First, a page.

One thing that became stunningly clear in light of the recent Synod on the Family is how little people really understand the Catholic vision of marriage — perhaps most especially Catholics! Test your Catholic marriage IQ with the following questions.
Q: What is the primary job of the Catholic husband and wife?
A: The primary job of a Catholic husband and wife is to help get each other to heaven. That's a big part of what it means to say that marriage is both a sacrament and a vocation. When a husband and wife get married in the Catholic Church, they are affirming that they believe God has chosen them to play an essential role in each other's sanctification — second only to the saving power of Jesus Christ. Incidentally, this is also a big reason the Church frowns on divorce. To actively pursue divorce is to say, "I refuse to play the role God chose me to play in helping this person get to heaven." Of course, God can still get them there, but divorce deprives them of a major support. The only way to step out of this role validly is to find — through the process of an annulment— that God really didn't choose you to play this role after all.
Q: True or False. You and your spouse get to say what your marriage should look like.
A: False. That's why Catholic couples are forbidden to write their own marriage vows. Of course, every marriage is different in some ways, but rather than defining the nature of marriage for themselves, as many secular couples do, Catholic couples implicitly agree to live marriage as the Church defines it. Why? First, because they believe that the Catholic Church has a lot to teach them about what it means to be fully loving people and second, because they want to be living witnesses of the freeing truth of the Catholic vision of love and sexuality. Every Catholic couple is supposed to be a living, breathing sign that the Catholic understanding of love and sex is the path to true freedom, joy and fulfillment so that they can call the whole world to Christ through their example.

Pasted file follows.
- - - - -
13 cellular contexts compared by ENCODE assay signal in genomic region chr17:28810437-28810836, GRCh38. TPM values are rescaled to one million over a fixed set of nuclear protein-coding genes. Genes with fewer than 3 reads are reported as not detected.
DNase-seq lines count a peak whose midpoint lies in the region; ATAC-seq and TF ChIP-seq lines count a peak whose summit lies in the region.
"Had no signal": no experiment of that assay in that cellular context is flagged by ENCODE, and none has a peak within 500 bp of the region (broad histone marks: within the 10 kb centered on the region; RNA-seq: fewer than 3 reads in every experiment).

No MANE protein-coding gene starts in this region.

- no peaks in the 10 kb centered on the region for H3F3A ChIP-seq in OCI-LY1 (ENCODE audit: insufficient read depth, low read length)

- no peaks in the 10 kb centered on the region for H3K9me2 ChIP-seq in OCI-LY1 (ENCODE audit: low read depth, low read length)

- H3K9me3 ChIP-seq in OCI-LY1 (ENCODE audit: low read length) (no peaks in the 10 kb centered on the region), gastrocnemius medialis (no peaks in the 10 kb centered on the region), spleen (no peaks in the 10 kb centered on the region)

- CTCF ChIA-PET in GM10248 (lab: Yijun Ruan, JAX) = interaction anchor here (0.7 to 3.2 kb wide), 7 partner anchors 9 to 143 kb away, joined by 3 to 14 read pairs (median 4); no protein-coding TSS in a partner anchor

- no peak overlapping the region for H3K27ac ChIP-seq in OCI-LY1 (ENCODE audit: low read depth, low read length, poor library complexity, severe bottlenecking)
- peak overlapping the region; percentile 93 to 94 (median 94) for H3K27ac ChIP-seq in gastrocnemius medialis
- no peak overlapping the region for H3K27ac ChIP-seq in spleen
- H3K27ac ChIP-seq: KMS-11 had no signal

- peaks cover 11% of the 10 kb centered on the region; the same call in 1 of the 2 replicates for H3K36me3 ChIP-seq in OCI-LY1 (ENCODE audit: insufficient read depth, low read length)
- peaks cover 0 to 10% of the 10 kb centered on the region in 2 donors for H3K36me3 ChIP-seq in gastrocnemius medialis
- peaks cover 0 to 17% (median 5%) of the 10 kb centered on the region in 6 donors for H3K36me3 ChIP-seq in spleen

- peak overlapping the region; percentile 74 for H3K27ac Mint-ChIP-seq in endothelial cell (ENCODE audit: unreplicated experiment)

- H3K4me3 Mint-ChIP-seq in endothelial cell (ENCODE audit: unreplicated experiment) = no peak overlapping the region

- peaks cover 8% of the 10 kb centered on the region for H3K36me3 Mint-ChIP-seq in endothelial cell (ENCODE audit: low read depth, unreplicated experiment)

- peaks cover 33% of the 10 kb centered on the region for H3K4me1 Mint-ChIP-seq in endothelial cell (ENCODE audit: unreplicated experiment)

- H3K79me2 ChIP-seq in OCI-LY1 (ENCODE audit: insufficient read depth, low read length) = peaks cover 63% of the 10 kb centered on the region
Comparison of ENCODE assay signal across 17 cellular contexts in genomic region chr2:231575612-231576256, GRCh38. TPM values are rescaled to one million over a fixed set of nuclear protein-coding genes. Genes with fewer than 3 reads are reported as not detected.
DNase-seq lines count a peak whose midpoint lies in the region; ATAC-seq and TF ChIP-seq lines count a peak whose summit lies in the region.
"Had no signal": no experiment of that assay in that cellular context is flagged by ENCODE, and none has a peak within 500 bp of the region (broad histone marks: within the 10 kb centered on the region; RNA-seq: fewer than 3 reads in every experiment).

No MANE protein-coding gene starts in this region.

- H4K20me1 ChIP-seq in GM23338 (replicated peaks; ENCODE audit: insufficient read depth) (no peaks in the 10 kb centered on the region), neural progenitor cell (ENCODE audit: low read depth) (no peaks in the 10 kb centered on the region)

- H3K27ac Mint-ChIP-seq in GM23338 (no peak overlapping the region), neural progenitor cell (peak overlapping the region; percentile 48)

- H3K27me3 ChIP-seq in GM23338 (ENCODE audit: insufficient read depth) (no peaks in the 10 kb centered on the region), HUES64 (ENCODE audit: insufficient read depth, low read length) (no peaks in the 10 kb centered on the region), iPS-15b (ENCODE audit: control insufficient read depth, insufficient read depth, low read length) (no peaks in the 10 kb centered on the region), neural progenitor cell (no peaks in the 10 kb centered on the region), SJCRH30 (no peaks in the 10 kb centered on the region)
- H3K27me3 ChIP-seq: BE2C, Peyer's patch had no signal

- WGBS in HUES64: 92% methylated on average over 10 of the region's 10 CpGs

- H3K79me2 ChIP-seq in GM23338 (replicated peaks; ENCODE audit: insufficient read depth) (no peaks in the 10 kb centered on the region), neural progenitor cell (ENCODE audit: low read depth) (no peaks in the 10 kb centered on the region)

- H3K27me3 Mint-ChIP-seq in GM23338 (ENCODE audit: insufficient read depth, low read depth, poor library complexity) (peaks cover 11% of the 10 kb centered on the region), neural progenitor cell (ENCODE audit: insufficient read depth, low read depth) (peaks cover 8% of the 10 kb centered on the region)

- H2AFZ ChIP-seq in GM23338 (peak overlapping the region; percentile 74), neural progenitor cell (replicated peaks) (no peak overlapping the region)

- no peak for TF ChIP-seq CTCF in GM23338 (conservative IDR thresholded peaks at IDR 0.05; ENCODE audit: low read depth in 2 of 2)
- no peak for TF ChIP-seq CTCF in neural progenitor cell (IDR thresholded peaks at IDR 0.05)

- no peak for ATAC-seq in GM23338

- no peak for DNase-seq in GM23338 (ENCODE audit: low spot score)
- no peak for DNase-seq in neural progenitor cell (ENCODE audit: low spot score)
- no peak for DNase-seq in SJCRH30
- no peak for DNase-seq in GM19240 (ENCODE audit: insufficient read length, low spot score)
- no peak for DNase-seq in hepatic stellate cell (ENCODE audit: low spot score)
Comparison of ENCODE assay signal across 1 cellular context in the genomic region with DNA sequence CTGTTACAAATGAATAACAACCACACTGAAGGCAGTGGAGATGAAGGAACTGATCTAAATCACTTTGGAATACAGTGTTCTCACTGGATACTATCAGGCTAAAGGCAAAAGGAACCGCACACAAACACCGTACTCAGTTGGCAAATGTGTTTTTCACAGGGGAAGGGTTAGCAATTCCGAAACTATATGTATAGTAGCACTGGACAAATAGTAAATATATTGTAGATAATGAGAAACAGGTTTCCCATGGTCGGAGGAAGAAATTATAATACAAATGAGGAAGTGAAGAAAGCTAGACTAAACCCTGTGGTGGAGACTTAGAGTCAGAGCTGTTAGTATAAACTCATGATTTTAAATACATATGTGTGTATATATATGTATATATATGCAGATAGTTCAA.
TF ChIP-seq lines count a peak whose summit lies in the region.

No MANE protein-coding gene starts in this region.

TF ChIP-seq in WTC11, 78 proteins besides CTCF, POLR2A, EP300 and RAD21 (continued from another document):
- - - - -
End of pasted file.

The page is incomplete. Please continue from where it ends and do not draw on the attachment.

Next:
Q: True or False. Marriage is the sacrament of sex.
A: True. Every sacrament depends on a physical sign that actually causes what it represents. Baptism uses water to signify the actual cleansing of the soul. The Eucharist transforms bread and wine into spiritual food. Sacramental marriage turns sex into a spiritual reality that, as Pope Benedict XVI wrote, "rises in ecstasy toward the divine." Just like you can't baptize without water, a couple cannot be validly married unless they are capable of having sexual intercourse. In a sacramental marriage, sex actually causes the spiritual union physical intimacy represents. Likewise, it allows couples to be co-creators of life, it serves as a physical reminder of the passionate love God has for the husband and wife, and it helps to sanctify the couple by challenging them to embrace the vulnerability they experience in each other's arms and to grow in virtue as they work together to build the intimate partnership that enables them to work for each other's good in and out of the bedroom. Incidentally, when Catholic couples ask, "What gives the Church the right to tell us what to do in the bedroom?" The answer is that they couple did — when they stood at the altar. (Check the small print.)
Q: True or False. Marriage is eternal.
A: OK. Trick question. The answer is "both." You've probably heard that "there is no marriage in heaven" (Mt 22:30). But, in a sense, marriage doesn't end in heaven as much as it is transformed and expanded into the communion of saints. Marriage is the earthly sign of the nuptial union God intends all of his children to experience in him (Jn 17:21). This union is, of course, not sexual, but the Church teaches us that it is nuptial, in the sense that it is totally self-giving and completely bound up in the passionate, life-giving love God has for each of us.
Q: True or False. Marriage teaches us about God.
A: True. Marriage teaches us a lot about the way God loves the whole Church (Eph 5:31-32). When the world looks at a Catholic couple, it is supposed to see a vibrant example of the passion and faithfulness with which God loves all of his broken, wounded people. That's why remarriage after divorce (without annulment — see first question) is such a big deal. It defaces the icon of divine love marriage is supposed to be, making it harder for the world to see how God could love us the way he does. It's hard to believe in something we have never experienced. Catholic marriage is supposed to give the world a sign of a love that endures no matter what as.
How'd you do? To learn more check out my all new, revised and expanded 2nd edition of For Better...FOREVER! A Catholic Guide to Lifelong Marriage.
Dr. Greg Popcak is the author of many books, including the all new, revised & expanded 2nd edition of For Better...FOREVER! To learn more about his books and Catholic tele-counseling services, visit www.CatholicCounselors.com.